a/somewhere they will neither be to dark or too bright and balanced nicely in the scene composition.

b/somewhere with clear space that frames them without anything cutting across their shape and form.

 

  

2/Technical considerations.

There were two main technical considerations for me here in this shot and they were Exposure and Depth of Field. (DOF)

Exposure. I wanted to capture as much detail in highlight and shadow ares as I could and I say that mainly because there was a big, strong shaft of light piercing the scene. Had I allowed this area to burn out because I was exposing for the shadows areas it would have become a great big ugly shaft of ‘no digital information’. Pure white — no detail on the pavement. Because that light is such a broad area, right in the middle of the scene I I knew it would have been pretty hideous. Moreover, even though this scene was pretty contrasty I knew it was late enough in the day for the level of this light to be within my cameras dynamic range and had the possibility looking very nice. If your camera has a huge dynamic range, thats all very good but the image can tend to look a little like an HDR image which is not style I like particularly. My camera has a pretty average dynamic range of about 11.5 EV and if it is possible to capture a fairly contrasty image within that range I know from experience it can be quite pleasing. To give you an idea of dynamic range — my camera, a  Canon 5dmk3 covers a pretty average 11.5 stops and a Nikon d800 will cover 14.5 stops which is a pretty big difference.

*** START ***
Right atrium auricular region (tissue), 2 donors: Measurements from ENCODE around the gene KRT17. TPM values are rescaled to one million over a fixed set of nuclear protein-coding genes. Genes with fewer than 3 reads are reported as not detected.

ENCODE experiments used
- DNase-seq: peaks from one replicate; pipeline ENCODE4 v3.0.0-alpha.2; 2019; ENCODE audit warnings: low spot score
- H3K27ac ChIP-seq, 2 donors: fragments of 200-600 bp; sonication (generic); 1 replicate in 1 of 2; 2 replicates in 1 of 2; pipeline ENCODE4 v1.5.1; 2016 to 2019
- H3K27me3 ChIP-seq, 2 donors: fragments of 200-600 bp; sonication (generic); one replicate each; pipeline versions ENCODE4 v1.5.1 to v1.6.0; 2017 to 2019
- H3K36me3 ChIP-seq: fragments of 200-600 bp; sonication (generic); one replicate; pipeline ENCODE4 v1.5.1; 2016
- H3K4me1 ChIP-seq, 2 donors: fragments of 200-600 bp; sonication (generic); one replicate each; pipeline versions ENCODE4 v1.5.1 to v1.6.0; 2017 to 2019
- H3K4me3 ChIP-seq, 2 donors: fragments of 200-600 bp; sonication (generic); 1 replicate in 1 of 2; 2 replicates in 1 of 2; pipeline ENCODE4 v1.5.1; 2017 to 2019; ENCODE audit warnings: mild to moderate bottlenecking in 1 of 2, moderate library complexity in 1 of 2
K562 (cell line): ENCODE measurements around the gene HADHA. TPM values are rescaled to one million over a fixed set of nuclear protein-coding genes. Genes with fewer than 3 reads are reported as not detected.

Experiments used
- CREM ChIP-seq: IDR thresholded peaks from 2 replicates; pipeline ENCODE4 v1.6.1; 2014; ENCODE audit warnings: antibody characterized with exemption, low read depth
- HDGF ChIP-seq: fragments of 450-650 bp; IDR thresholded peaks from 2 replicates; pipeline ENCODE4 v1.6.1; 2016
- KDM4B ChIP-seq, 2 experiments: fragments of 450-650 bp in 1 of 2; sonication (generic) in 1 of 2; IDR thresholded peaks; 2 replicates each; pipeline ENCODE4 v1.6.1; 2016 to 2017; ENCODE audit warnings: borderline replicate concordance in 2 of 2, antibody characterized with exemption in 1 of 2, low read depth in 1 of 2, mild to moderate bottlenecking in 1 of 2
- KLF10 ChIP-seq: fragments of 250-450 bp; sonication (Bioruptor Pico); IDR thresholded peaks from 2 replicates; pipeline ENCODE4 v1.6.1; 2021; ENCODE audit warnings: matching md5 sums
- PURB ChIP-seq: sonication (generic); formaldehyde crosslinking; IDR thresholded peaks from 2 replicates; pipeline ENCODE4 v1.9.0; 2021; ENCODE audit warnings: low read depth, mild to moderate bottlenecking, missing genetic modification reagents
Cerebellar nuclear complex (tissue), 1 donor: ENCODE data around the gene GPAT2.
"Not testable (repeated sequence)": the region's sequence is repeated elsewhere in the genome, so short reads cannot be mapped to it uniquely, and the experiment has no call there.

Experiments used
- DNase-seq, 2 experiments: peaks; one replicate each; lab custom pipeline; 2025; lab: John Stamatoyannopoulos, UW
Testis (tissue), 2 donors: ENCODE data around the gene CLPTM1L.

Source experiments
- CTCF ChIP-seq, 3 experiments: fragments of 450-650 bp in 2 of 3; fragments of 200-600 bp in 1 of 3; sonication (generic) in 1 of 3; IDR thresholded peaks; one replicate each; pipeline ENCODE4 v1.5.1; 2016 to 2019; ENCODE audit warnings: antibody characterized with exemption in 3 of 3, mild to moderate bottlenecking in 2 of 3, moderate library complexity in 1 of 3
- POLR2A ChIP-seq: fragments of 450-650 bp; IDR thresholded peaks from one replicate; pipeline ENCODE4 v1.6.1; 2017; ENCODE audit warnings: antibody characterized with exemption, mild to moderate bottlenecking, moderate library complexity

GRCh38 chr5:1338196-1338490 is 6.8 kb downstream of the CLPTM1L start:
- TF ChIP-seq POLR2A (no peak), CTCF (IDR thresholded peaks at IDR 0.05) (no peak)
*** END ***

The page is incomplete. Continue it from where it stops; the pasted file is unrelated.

So for the exposure I concentrated on not burning out the highlights and I did this by dropping the exposure down and down until the blinking highlights on my camera were no longer blinking. Yes, turn on your blinking highlights. They may look daft on the back of your screen when you show people an image but, oh boy, are they a useful tool. Once I had tweaked down the exposure I just needed to double check that I am not blocking up the blacks on my histogram. I know Im going to have a heavy black side on my histogram but I don’t want throw that digital information away either. Balance out these highlight and shadows and you will have probably a exactly the right exposure and you will have all the digital information to work with in your raw file when you are post processing.

 

Depth of field. DOF. This shot was taken at f20 which I now realise is probably un unnecessarily high aperture for the depth of field I actually needed. By shooting at f20 I was trying to give myself a huge range of depth of field so that where ever my subject was in the frame, they would be in focus. I pre focused on an area about 3 meters from me and left my focus there. My depth of field at F20 would be 1.8 meters in front of the subject (3m away) to infinity. At F8 my DOF would have been 1.9 m in front and 4.16m behind. F20 was more than I needed and F8 probably not quite enough so F11 would have been about right. The problem is that shooting at higher apertures can give you more DOF but it drives up your ISO because you need to get more light into the camera and also importantly, you lens will not be at its sharpest.